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Oslo lecture series on on Indian women in modern times
September 10, 2014 - 00:00-September 18, 2014 - 00:00
She received her PhD in South Asian History from the University of Pennsylvania, and is the author of: The Khilafat Movement: Religious Symbolism and Political Mobilization in India (NY: Columbia University Press, 1982); Secluded Scholars: Women’s Education and Muslim Social Reform in Colonial India (Delhi: Oxford University Press, 1998); and Gender, Language and Learning: Essays in Indo-Muslim Cultural History (Delhi: Permanent Black, 1909).
The first lecture on Wednesday 10 September, is entitled ”Indian Women: Women of Paradox”, which is an overview of women’s roles in modern India from the emergence of social reform movements in the 19th century, through the independence movement, to the post-colonial era that brought greater legal and political rights to women, but also severe social problems. It will point out some themes that will be covered in subsequent lectures.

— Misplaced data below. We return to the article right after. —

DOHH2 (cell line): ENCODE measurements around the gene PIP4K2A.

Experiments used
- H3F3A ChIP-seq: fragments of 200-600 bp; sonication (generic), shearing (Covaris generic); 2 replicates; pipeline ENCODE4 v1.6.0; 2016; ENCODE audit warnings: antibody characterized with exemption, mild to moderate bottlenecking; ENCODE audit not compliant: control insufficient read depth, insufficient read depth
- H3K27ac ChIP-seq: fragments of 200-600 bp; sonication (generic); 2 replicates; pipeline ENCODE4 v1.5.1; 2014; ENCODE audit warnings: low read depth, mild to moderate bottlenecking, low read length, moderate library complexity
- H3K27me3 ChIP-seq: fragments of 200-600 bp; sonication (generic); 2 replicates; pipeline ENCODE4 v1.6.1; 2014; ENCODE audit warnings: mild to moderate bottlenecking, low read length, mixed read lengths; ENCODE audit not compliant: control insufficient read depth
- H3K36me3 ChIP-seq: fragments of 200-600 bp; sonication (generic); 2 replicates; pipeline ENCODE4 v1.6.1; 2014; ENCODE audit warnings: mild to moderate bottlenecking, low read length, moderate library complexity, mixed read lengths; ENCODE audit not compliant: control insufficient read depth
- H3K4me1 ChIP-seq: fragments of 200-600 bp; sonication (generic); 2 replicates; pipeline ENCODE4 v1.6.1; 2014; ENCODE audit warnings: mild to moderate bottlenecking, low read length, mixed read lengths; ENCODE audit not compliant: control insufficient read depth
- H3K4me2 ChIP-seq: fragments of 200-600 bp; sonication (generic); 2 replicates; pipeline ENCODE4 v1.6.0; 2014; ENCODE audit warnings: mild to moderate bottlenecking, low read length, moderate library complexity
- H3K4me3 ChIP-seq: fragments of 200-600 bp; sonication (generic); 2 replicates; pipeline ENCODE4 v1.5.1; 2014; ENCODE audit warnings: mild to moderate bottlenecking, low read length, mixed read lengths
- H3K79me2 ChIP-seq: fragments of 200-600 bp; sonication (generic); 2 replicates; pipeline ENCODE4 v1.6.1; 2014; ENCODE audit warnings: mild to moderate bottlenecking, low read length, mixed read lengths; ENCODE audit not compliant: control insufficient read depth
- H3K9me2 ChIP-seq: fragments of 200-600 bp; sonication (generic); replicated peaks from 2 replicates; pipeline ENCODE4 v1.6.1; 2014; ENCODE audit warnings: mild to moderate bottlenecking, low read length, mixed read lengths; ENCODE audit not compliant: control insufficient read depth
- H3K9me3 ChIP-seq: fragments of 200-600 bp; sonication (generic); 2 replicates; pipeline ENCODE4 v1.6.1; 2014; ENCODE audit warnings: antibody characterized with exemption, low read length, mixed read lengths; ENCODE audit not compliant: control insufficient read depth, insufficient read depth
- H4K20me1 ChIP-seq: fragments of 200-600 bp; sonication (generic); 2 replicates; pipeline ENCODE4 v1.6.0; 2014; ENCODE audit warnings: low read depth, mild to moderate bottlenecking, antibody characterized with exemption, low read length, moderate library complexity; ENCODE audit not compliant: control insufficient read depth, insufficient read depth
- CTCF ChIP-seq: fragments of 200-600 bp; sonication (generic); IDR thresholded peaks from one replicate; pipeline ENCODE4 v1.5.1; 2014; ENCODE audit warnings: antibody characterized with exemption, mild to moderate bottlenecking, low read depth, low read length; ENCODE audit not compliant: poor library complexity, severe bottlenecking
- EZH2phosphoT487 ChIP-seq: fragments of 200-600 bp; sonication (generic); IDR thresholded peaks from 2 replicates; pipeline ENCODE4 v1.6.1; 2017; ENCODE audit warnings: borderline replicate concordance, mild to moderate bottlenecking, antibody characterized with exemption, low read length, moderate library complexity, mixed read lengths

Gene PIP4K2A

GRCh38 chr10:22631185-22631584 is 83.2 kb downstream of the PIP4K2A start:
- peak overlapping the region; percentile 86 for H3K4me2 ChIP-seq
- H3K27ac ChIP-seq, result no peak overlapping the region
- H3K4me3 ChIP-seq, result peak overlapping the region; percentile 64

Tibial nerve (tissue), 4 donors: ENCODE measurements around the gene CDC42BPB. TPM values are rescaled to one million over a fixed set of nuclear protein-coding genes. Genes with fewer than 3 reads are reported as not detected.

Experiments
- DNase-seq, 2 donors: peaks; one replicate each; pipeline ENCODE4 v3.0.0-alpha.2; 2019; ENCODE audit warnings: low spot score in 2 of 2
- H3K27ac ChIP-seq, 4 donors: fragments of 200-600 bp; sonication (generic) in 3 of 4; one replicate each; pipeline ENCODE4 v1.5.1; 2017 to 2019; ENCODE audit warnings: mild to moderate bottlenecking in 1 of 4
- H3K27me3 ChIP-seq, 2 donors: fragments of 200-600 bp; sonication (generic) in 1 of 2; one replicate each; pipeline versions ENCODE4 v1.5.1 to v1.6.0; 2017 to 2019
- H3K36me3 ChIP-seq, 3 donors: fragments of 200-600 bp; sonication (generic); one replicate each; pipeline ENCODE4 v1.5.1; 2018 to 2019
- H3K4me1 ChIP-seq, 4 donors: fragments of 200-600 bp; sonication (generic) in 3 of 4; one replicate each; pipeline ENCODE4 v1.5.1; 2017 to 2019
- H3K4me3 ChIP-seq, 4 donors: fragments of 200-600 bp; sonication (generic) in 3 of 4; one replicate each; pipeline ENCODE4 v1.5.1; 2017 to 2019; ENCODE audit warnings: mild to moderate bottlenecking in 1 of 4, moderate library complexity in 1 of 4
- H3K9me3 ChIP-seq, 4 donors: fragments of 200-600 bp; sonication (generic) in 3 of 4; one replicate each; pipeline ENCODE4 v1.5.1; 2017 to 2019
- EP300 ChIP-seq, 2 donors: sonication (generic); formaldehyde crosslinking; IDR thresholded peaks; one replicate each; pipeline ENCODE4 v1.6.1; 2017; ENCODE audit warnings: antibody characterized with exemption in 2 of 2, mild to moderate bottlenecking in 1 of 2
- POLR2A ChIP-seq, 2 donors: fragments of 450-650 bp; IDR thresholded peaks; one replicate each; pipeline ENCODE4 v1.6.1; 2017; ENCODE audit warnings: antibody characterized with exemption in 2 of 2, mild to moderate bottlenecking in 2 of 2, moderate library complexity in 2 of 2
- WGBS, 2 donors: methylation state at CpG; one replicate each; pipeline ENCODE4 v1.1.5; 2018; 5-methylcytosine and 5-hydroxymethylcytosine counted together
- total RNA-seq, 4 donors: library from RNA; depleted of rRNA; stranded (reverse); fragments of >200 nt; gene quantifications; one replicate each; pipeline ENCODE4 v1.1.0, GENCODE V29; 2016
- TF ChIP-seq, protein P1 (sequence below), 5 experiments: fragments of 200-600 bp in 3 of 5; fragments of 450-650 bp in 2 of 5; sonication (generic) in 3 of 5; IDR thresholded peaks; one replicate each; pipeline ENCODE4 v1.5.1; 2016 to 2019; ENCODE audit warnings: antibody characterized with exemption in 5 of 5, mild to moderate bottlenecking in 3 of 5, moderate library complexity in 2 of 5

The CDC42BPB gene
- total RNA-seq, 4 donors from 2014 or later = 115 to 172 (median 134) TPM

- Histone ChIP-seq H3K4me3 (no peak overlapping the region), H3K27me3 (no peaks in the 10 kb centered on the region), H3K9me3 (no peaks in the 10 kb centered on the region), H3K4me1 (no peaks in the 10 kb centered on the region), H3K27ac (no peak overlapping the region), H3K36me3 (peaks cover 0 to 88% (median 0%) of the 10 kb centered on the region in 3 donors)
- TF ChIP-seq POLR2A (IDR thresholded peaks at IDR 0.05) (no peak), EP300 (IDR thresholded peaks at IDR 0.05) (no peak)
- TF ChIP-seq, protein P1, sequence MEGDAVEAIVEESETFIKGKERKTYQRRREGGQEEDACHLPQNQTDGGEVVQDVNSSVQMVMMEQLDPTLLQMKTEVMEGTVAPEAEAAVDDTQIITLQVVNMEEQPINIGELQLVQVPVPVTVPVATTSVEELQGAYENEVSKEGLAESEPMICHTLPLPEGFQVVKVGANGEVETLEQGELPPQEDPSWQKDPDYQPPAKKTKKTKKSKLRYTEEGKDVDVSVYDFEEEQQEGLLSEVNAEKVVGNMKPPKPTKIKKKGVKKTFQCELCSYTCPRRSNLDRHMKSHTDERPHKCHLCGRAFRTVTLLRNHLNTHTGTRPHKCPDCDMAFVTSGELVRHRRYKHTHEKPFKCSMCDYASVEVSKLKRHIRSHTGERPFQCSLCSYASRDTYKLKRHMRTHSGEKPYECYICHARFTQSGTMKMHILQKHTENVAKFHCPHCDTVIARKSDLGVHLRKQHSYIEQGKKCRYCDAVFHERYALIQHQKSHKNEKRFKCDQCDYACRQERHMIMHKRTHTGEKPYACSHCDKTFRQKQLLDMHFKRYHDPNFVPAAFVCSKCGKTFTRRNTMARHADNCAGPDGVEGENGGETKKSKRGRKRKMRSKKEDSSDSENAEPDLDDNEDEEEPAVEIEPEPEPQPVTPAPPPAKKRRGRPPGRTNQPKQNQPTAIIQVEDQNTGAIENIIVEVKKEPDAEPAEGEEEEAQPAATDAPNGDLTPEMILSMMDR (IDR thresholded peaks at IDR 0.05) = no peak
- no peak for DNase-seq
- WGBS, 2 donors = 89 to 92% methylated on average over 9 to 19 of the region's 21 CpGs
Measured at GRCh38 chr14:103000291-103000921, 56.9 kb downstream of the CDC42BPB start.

Second lecture on Thursday 11 September, is entitled ”Indian Social and Religious Reform Movements and the Status of Women”, discussing important reform movements in India, and leading reformers, in the 19th century and their importance for the status of women and emerging political issues.
Third lecture on Wednesday 17 September, is entitled ”Women’s Education and Social Reform among Indian Muslims”, on the fact that while movements for social and religious reform among Hindus are relatively well-known in historical studies, reform among Indian Muslims has received relatively less coverage.
The fourth and final lecture on Thursday 18 September, is entitled ”Women’s Roles in the Indian Nationalist Movement and the Post-Colonial Women’s Movement”, focusing on how women played an active role in the Indian nationalist movement, especially after Mahatma Gandhi brought non-violent protest into the movement for Indian freedom. In the post-independence period, women’s legal and economic rights have improved, but many problems remain.
Venue: Georg Morgenstiernes hus, Blindern, Oslo